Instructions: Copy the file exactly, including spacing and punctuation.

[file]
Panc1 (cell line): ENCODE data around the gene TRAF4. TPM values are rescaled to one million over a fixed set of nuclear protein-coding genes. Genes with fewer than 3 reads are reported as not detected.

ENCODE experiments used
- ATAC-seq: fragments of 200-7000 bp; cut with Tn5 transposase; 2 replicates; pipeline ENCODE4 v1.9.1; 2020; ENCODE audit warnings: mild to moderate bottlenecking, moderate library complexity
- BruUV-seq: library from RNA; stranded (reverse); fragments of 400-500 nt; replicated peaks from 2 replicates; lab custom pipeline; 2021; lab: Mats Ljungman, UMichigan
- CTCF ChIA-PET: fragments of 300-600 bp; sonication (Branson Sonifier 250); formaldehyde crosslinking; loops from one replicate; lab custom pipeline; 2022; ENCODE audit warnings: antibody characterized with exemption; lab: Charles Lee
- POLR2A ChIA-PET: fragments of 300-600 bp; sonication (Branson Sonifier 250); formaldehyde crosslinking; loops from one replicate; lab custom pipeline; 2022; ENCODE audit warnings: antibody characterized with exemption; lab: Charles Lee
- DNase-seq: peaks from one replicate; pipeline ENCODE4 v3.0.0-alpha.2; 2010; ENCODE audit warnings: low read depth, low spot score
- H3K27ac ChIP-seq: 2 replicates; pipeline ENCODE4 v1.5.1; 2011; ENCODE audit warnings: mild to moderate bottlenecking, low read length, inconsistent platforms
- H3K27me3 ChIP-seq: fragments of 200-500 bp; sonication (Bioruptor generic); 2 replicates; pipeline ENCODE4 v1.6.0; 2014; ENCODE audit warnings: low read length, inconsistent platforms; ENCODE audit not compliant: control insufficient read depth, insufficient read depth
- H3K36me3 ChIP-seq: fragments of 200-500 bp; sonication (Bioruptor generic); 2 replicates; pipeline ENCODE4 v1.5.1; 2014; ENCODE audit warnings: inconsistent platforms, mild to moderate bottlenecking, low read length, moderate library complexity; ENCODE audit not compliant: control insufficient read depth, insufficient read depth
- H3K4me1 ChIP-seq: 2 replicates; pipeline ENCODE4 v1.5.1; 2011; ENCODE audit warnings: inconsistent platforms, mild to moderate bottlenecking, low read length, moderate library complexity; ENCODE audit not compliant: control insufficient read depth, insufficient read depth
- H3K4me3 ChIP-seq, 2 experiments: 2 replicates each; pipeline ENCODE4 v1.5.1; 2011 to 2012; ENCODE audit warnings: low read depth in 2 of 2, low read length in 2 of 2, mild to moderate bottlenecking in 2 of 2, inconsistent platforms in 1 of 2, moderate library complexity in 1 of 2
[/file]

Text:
Panc1 (cell line): ENCODE data around the gene TRAF4. TPM values are rescaled to one million over a fixed set of nuclear protein-coding genes. Genes with fewer than 3 reads are reported as not detected.

ENCODE experiments used
- ATAC-seq: fragments of 200-7000 bp; cut with Tn5 transposase; 2 replicates; pipeline ENCODE4 v1.9.1; 2020; ENCODE audit warnings: mild to moderate bottlenecking, moderate library complexity
- BruUV-seq: library from RNA; stranded (reverse); fragments of 400-500 nt; replicated peaks from 2 replicates; lab custom pipeline; 2021; lab: Mats Ljungman, UMichigan
- CTCF ChIA-PET: fragments of 300-600 bp; sonication (Branson Sonifier 250); formaldehyde crosslinking; loops from one replicate; lab custom pipeline; 2022; ENCODE audit warnings: antibody characterized with exemption; lab: Charles Lee
- POLR2A ChIA-PET: fragments of 300-600 bp; sonication (Branson Sonifier 250); formaldehyde crosslinking; loops from one replicate; lab custom pipeline; 2022; ENCODE audit warnings: antibody characterized with exemption; lab: Charles Lee
- DNase-seq: peaks from one replicate; pipeline ENCODE4 v3.0.0-alpha.2; 2010; ENCODE audit warnings: low read depth, low spot score
- H3K27ac ChIP-seq: 2 replicates; pipeline ENCODE4 v1.5.1; 2011; ENCODE audit warnings: mild to moderate bottlenecking, low read length, inconsistent platforms
- H3K27me3 ChIP-seq: fragments of 200-500 bp; sonication (Bioruptor generic); 2 replicates; pipeline ENCODE4 v1.6.0; 2014; ENCODE audit warnings: low read length, inconsistent platforms; ENCODE audit not compliant: control insufficient read depth, insufficient read depth
- H3K36me3 ChIP-seq: fragments of 200-500 bp; sonication (Bioruptor generic); 2 replicates; pipeline ENCODE4 v1.5.1; 2014; ENCODE audit warnings: inconsistent platforms, mild to moderate bottlenecking, low read length, moderate library complexity; ENCODE audit not compliant: control insufficient read depth, insufficient read depth
- H3K4me1 ChIP-seq: 2 replicates; pipeline ENCODE4 v1.5.1; 2011; ENCODE audit warnings: inconsistent platforms, mild to moderate bottlenecking, low read length, moderate library complexity; ENCODE audit not compliant: control insufficient read depth, insufficient read depth
- H3K4me3 ChIP-seq, 2 experiments: 2 replicates each; pipeline ENCODE4 v1.5.1; 2011 to 2012; ENCODE audit warnings: low read depth in 2 of 2, low read length in 2 of 2, mild to moderate bottlenecking in 2 of 2, inconsistent platforms in 1 of 2, moderate library complexity in 1 of 2